7. What’s the major scientific flaw in this story?
  8. How many Philistines did Samson slay with the jawbone of an ass?
  9. Why an ass?
  10. When did people stop calling the stuff in your head ‘your brains’ and start calling it ‘your brain’, and why?
  11. Do people really eat live monkey brains?
  12. Which bit of the cow’s stomach tastes nicest?
  13. How can you tell that skeleton on the banner belonged to a bird, and was it a bird that could kick you to death?


1886, Rotorua: a ‘brief ordinary dance’, or one ‘complete with indecencies, which they said the gentlemen usually preferred, for £3/10’. • Forgotten co-discoverer of the structure of DNA? No, not her; kiwi Maurice Wilkins. Shared the Nobel with Watson & Crick, not being dead. • “Don’t get arrested!” “No way, bro!” Five minutes later he’s haring drunkenly down Manners St with someone’s purse. (She got it back.) • Cock-throwing: tying a rooster atop a post & throwing coksteles (special weighted sticks) at it. Thomas More boasted of his skill at this. Yes, that would be St Thomas More who was expert at knocking chickens off a post. Also torturing heretics. Odd we care more about chickens. • Must be careful not to call tearful students “weepers” when they’re within earshot, composing themselves in the LSC toilet. • Meander: decorative border, a single line shaped into a repeated motif. Found in Greek art & also on the iconic NY coffee cup, the Anthora. • Lectures are a sanity-preserving collective delusion, in which professors can pretend they’re teaching and students that they’re learning. • Only had Windows on my Macbook for 20 minutes before it started acting like a dickhead. Windows “scrambled the clock”. Result: Mac password failed at login. Locked out of my computer, helpdesk bemused, frantic hunt for Mac Guy. “Oh, they all do that,” said Mac Guy. “Just unplug the ethernet cable and plug it in again.” Wanted to slap him. • Sigur Rós’s Með Suð I Eyrum Við Spilum Endalaust is very nice, especially Góðan Daginn. Ooo, lookee me, I’m all Icelandic, call me Björk. • @adzebill


Nearly every bus or train company logo has an arrow on it. But in Sydney they kick the arrows up a notch with some sweet motion blur. • A long bus trip through central South Island is lovely, except when driver plays ghastly Disney ice hockey movie (Mighty Chiefs 3, ★☆☆☆☆) • Oh, curse you, Wikipedia; here I am, at midnight, reading about the feud between Eminem and the Insane Clown Posse. With footnotes. • People keep mistaking me for the Grammar Police. At best I’m a washed-up private eye. Usually just a stool pigeon. • Favourite words from Michael Chabon’s The Yiddish Policeman’s Union: tohubohu, shpilkes, patzer, shaydl, freylekh. • Bringing a ukulele to a jam session is like bringing a knife to a gunfight where everyone’s firing their guns REAL LOUD WOO HOO YEAH. • Misheard “brick-throwing” contest at Stroud Country Show as “pig-throwing”. Like hammer throw? Ridgebacks more aerodynamic? Weight classes? • Although I love Björk and Sigur Rós, I don’t think we’ll be naming our band Eyjafjallajökull. • Headline: “Teens’ amazing escape from airborne car”. Nope, actually just “briefly-airborne”. A pity—I’d have bought that paper. • One happy side effect of not having a TV or radio is that I’ve yet to hear a Kiwi journo trying to pronounce Eyjafjallajökull. EY-af-yat-ly-a-kut, or EY-ef-ed-lay-uke, or AYE-ya-fyah-dla-yow-kudl. Depending on which native Icelandic speaker you ask. • Eyjafjallajökull is, sort-of: “Eh? a Fiat, la yoghurt”, said reallyreallyfast. There, sorted. Last volcano-pronunciation tweet, promise. • Just been served a vile meal at Etrusco, Dunedin. Avoid. They said their bread was fresh from Brumby’s; I wouldn’t feed my dog bread from Brumby’s. Tempted to actually get a dog, just to be able to truthfully make this claim. • Karl May’s Wild West stories (enjoyed by Hitler and Einstein) were later filmed in Yugoslavia with German-speaking cowboys & indians. • @adzebill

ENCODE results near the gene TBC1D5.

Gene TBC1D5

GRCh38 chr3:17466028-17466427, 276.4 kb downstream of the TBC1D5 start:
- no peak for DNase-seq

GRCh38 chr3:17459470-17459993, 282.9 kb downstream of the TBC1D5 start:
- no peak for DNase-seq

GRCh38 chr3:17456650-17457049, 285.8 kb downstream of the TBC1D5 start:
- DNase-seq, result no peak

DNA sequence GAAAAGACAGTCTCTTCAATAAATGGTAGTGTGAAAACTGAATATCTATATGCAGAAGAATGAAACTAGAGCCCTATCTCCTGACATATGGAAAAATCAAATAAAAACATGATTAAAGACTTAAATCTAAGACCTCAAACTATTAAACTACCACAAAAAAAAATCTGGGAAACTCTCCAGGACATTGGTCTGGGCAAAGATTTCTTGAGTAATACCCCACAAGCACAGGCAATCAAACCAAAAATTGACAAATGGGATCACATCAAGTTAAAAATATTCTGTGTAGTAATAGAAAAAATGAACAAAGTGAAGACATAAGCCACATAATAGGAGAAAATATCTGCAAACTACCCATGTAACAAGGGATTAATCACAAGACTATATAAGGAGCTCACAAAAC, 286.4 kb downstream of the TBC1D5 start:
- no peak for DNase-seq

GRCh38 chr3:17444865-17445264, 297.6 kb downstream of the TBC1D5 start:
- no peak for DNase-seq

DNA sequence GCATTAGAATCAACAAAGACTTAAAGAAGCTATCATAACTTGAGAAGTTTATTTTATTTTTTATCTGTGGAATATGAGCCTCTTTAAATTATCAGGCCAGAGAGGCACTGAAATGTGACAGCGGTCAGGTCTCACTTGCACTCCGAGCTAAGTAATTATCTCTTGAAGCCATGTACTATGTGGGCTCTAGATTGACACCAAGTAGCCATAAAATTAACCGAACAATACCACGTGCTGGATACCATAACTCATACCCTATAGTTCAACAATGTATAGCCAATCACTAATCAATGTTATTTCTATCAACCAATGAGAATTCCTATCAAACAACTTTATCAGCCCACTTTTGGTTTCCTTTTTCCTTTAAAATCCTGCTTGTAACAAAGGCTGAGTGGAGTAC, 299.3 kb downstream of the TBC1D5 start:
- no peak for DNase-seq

The Toothbrush Fence of Te Pahu

It all started, so they say, when Graeme Cairns (of the Big Muffin Serious Band) acquired, in the course of having numerous flatmates, a bucket of toothbrushes.

Te Pahu is half an hour from Hamilton, in the heart of Waikato cow country. The landscape is rolling green, dotted with trees and streams and small farms. It’s beautiful but rather samey, without much in the way of landmarks, until you turn a corner and see toothbrushes strung the length of a paddock.

At first the fence grew slowly, as friends and visitors added their own brushes. But its fame spread. Backpackers began making a pilgrimage just so they too could contribute to the Toothbrush Fence. Its GPS coordinates became well known amongst rally-car orienteers, who would use it as an eye-catching waypoint. People overseas even sent brushes to be added (c/ “The bucket on the toothbrush fence, 294 Limeworks Loop Rd, RD5, Te Pahu, NZ”). Celebrities added brushes, including Prime Minister Helen Clark, who hails from Te Pahu.